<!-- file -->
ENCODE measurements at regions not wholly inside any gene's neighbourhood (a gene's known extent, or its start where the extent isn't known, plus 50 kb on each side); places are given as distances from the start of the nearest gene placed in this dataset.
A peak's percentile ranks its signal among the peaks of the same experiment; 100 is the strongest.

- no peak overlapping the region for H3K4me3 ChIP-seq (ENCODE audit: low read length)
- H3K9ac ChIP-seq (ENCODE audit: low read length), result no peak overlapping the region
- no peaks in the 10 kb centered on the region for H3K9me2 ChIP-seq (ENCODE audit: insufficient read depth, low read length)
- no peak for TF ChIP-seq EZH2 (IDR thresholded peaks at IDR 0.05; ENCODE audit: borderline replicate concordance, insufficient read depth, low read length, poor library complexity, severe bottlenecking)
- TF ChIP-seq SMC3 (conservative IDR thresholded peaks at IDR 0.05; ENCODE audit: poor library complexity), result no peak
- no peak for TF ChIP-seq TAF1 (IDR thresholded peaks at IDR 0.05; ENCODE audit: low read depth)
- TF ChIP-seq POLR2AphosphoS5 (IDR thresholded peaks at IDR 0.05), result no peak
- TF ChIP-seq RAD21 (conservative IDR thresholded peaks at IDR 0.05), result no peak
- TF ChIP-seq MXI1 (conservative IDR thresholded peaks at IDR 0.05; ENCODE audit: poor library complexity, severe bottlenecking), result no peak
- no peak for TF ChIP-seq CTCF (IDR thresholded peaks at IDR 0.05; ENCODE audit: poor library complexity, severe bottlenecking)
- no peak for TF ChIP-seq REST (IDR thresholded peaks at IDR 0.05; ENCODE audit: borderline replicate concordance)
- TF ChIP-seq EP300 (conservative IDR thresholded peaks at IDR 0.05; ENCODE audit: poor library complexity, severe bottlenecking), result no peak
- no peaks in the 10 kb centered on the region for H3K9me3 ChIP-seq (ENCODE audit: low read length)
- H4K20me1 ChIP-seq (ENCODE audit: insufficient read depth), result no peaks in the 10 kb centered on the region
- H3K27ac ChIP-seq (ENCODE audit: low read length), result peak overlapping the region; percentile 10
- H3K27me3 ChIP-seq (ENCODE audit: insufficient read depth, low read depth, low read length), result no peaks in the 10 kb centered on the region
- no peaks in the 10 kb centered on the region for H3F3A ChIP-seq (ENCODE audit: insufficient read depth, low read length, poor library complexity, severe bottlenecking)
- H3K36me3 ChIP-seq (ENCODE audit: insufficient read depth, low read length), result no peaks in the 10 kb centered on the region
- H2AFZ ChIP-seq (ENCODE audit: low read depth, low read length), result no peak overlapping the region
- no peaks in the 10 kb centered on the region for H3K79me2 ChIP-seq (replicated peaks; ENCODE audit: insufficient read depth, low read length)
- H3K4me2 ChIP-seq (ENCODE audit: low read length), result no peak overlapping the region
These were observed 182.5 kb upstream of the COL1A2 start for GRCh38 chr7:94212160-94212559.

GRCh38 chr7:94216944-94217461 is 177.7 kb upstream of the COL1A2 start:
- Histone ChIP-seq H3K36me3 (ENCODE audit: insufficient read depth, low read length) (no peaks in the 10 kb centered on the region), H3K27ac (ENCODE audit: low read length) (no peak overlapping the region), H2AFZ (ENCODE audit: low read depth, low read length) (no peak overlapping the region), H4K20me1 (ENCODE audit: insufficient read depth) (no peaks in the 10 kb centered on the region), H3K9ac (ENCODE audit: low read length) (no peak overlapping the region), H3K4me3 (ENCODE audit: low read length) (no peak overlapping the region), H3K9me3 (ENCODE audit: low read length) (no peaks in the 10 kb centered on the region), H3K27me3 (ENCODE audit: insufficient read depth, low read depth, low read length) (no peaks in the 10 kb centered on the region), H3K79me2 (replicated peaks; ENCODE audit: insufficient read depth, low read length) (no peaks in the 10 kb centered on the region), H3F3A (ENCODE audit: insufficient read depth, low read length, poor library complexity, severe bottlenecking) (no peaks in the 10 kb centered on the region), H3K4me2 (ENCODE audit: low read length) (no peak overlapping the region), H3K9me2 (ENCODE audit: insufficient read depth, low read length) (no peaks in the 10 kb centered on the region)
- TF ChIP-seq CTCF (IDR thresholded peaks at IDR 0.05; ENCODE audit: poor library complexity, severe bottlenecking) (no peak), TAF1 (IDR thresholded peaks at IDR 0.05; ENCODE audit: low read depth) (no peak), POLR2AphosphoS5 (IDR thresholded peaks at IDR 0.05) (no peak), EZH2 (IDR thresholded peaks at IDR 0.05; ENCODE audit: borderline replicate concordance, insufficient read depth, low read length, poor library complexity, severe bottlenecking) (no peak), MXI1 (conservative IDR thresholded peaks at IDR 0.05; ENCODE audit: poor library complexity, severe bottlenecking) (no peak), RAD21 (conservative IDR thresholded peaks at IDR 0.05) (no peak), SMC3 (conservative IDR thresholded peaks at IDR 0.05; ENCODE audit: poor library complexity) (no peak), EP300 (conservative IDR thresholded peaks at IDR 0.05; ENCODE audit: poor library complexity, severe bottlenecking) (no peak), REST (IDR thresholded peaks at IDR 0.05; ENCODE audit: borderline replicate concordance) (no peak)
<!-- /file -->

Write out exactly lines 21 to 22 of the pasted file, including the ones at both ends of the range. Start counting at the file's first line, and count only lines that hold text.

- H2AFZ ChIP-seq (ENCODE audit: low read depth, low read length), result no peak overlapping the region
- no peaks in the 10 kb centered on the region for H3K79me2 ChIP-seq (replicated peaks; ENCODE audit: insufficient read depth, low read length)